Israel's interior minister has called for reforming the law that grants Jews around the world Israeli citizenship.
Meir Sheetrit said citizenship should be earned by a strong commitment to Israel and not granted automatically.
He was addressing the governors of the Jewish Agency, which is responsible for promoting Jewish immigration to Israel.
He said funds should go towards helping deprived immigrant communities already in Israel rather absorbing more "lost tribes" living in Africa and Asia.
Mr Sheetrit referred to the rise of neo-Nazism among young immigrants from the former Soviet Union as proof that the granting of automatic citizenship to people defined as Jews was not working.
Israel's Law of Return is one of the state's founding principles, and some Jewish Agency members have strongly criticised the minister.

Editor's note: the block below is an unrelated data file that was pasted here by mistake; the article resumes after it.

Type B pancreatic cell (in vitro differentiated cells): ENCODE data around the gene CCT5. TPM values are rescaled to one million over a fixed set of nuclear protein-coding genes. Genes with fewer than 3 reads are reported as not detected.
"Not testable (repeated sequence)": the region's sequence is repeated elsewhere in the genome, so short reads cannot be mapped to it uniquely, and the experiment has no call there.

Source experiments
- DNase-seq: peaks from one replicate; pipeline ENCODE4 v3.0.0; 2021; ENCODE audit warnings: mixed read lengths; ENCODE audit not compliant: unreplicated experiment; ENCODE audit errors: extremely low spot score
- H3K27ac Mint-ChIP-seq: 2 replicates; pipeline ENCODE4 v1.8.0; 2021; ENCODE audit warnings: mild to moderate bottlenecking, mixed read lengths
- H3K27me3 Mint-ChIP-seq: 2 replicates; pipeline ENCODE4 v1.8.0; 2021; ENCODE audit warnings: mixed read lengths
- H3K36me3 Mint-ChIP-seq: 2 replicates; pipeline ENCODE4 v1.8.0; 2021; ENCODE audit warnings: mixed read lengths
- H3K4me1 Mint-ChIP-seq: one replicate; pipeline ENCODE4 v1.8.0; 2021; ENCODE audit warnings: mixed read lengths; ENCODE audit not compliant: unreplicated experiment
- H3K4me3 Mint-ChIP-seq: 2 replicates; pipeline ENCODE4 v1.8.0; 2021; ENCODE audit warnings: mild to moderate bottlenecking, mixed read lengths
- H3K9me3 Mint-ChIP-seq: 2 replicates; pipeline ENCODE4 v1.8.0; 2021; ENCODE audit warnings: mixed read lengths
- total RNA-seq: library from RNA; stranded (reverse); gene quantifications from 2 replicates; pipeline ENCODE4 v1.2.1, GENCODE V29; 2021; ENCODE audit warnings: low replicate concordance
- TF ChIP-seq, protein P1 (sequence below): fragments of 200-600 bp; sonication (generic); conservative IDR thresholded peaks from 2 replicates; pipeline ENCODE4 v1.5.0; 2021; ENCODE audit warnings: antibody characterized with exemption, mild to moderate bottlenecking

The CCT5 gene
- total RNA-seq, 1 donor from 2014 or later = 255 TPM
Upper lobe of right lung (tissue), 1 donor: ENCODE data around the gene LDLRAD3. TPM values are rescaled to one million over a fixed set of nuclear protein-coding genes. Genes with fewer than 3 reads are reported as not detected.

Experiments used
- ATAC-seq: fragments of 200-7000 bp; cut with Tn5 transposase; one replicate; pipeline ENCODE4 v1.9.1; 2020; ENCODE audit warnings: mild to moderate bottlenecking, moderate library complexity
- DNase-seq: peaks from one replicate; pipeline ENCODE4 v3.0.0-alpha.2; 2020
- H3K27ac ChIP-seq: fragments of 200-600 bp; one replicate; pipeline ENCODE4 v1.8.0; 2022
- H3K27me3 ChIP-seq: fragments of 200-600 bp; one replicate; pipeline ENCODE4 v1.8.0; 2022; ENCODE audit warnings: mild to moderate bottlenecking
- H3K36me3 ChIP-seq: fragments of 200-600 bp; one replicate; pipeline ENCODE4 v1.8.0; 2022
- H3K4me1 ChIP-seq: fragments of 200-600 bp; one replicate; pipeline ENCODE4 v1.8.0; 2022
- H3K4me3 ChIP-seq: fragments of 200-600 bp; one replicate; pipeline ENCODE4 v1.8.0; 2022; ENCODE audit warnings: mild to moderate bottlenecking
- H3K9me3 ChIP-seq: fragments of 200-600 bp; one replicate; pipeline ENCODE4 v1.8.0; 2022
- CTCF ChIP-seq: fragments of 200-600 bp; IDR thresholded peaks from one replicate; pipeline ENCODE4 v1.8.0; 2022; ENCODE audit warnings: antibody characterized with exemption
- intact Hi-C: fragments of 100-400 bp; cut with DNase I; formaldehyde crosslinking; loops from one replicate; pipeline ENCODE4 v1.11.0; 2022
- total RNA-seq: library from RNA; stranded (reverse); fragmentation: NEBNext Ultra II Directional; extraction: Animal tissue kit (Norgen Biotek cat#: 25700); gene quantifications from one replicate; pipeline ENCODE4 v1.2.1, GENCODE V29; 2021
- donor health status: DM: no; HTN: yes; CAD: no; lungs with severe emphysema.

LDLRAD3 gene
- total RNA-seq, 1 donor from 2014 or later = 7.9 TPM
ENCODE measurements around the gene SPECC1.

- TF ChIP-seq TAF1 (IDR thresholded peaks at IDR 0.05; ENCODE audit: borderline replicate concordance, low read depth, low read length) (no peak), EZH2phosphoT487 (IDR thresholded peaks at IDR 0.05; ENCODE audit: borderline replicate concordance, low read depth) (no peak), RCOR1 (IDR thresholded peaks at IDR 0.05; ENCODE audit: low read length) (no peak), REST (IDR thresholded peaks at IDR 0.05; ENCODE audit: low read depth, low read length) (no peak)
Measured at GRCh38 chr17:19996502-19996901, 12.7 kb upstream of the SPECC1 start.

Reports of the speech in the Israeli press said Mr Sheetrit wanted new immigrants to reside in Israel for five years before being considered potential citizens.
They would have to swear allegiance to the country and pass a language test to ensure their knowledge of Hebrew is sufficient.
Analysts say facilitating immigration of the larger number of Jews to Israel is a key factor in countering the demographic challenge posed by the growing Palestinian Arab population in Israel and the Israeli-occupied territories.